NORWICH, Conn. (AP) – The diocese of Norwich started a new chapter in its 50-year history Wednesday with the installation of the Most Rev. Michael Cote as bishop.

Amid much pageantry and before more than 1,200 people at St. Patrick Cathedral, Cote became the fifth bishop of the large eastern Connecticut diocese, which encompasses New London, Windham, Middlesex and Tolland counties and Fishers Island, N.Y.

The 53-year-old native of Sanford will preside over the diocese’s 227,000 Roman Catholics. He brought a message of hope and optimism as the church moves forward from what has been a tumultuous year.

The diocese, like many in the country, faced allegations of sexual abuse by priests. American bishops adopted a policy last summer that removes abusive priests from church work and requires church leaders to report allegations of abuse to police.

“It’s been very difficult for everyone involved. It’s not been the greatest moment in our history,” Cote said. “But I’m convinced the church will be made better for all of this struggle. The church will survive. The issue has been very well addressed here.”

Cote, the former auxiliary bishop of Portland, Maine, succeeds the Most Rev. Daniel Hart, who retired in March when he turned 75.

Sacred music of strings, brass and a bell choir filled the cavernous cathedral. With a golden staff in hand, Cote took his ceremonial place at the head of the altar in an ornate chair, called the cathedra.

Archbishop Daniel Cronin of Hartford installed Cote during the 90-minute ceremony, which was attended by 140 priests and 42 bishops including Bridgeport Bishop William Lori and his predecessor, Cardinal Edward Egan of New York.

Cronin said the diocese will benefit from Cote’s relative youth, calling him “young, talented and energetic.”

“When a person is in his early 50s, he functions extremely energetically and efficiently as a bishop,” Cronin said. “This man has a great background.”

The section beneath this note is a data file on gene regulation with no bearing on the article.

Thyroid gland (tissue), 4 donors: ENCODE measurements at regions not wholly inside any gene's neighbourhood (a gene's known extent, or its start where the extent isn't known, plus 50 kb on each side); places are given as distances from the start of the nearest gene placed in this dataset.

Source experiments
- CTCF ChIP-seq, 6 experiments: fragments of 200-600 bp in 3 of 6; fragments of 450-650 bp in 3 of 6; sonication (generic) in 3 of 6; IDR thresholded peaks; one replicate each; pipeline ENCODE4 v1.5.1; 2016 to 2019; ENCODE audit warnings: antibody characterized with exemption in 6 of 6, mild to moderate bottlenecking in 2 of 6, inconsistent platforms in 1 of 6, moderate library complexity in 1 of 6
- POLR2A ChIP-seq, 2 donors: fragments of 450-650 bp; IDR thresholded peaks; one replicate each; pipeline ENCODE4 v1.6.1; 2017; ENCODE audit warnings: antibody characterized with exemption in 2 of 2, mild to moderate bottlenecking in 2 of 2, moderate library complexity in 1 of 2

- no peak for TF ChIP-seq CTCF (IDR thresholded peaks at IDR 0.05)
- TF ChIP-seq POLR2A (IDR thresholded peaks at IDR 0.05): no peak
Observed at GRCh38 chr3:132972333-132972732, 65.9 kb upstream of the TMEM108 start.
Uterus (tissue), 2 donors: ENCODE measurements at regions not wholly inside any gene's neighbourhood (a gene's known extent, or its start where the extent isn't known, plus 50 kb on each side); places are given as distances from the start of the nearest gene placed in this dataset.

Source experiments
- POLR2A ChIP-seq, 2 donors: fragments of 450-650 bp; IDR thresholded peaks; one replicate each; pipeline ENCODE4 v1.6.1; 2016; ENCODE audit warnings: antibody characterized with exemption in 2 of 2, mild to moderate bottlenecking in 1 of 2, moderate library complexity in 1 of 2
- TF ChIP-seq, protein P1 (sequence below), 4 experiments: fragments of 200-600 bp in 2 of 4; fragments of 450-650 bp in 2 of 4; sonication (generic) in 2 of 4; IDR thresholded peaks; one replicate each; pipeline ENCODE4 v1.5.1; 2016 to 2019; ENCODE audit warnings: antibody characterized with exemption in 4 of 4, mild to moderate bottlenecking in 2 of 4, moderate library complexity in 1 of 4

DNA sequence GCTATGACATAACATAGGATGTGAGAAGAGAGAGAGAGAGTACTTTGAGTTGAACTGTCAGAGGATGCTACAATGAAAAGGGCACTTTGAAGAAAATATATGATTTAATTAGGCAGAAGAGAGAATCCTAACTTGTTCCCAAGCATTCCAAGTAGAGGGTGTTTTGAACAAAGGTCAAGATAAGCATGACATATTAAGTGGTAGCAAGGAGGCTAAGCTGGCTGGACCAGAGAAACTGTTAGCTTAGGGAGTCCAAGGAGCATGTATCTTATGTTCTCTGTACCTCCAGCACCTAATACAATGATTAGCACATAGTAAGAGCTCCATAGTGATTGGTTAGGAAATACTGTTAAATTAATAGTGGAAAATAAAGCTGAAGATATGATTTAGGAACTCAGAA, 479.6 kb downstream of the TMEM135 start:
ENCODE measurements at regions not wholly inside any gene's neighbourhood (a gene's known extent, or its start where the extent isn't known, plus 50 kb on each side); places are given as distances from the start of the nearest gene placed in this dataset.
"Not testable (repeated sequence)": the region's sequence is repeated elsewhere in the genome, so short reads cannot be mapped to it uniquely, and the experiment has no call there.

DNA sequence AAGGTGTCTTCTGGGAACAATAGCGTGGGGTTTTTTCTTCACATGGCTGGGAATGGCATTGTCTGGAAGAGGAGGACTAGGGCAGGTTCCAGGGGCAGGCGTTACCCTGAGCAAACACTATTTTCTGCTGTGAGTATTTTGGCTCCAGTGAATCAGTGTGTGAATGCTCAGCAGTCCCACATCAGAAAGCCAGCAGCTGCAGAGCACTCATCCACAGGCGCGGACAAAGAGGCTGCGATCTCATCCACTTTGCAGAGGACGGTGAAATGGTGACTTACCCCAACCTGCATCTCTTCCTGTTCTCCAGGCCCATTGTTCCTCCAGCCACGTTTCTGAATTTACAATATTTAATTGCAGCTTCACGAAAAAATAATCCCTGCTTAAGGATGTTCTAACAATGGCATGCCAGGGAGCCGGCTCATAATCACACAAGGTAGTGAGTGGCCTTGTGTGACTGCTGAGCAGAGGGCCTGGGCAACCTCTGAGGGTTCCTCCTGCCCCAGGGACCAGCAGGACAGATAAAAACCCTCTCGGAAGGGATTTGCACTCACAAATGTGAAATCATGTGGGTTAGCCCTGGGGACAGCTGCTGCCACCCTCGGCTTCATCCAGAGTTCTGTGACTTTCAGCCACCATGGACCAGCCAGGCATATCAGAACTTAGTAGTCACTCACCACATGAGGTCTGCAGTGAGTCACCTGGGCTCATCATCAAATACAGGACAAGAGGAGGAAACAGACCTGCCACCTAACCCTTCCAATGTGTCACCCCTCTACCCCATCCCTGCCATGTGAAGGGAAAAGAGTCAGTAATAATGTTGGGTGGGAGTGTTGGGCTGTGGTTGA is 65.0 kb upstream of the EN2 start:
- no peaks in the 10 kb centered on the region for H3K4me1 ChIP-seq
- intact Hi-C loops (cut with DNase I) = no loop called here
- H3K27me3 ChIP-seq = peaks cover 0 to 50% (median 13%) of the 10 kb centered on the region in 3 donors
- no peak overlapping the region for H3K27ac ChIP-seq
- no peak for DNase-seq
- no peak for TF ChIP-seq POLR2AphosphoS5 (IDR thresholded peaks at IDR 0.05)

Cote has served on a number of councils since his ordination in 1975, including working with schools and other youth groups. Promoting Catholic education will be among his chief priorities, he said.

“The church has to bring home the message that Catholic education is worth preserving,” Cote said. “It is a faith-based environment in which to learn and produces very, very fine young people.”

The new bishop proved early he could think on his feet. When the wrong gospel was read instead of the one he had prepared his sermon for, he didn’t flinch and managed to segue smoothly into his homily.

“As my brothers know, it’s a nightmare for any homilist,” Cote told the audience amid laughter.

He received a standing ovation during his entrance and exit, pausing at the first pew to greet his parents, Paul and Margaret Cote, on the way out. His two brothers and two sisters took part in the Mass by offering up the communion gifts.

“When I walked into the church I felt a bit overwhelmed,” Cote said. “But the warm smiles and the applause, made me sense I’m welcome here. That sort of put me at ease.”

He plans to begin traveling around the diocese to meet with parish priests and parishioners.

“I’ve got a lot learning to do and then it’s a question of trying to determine what the true needs are of the church of Norwich,” Cote said.

Parishioners were buoyed by their new shepherd’s message.

“He seems to be a man that’s going to bring a new spring to the diocese,” said Marlene Murphy of Moodus. “We just have to let him get his feet planted and get to know the people. After he’s observed everything, he’ll know what to do. The Lord will guide him.”

AP-ES-05-14-03 1809EDT

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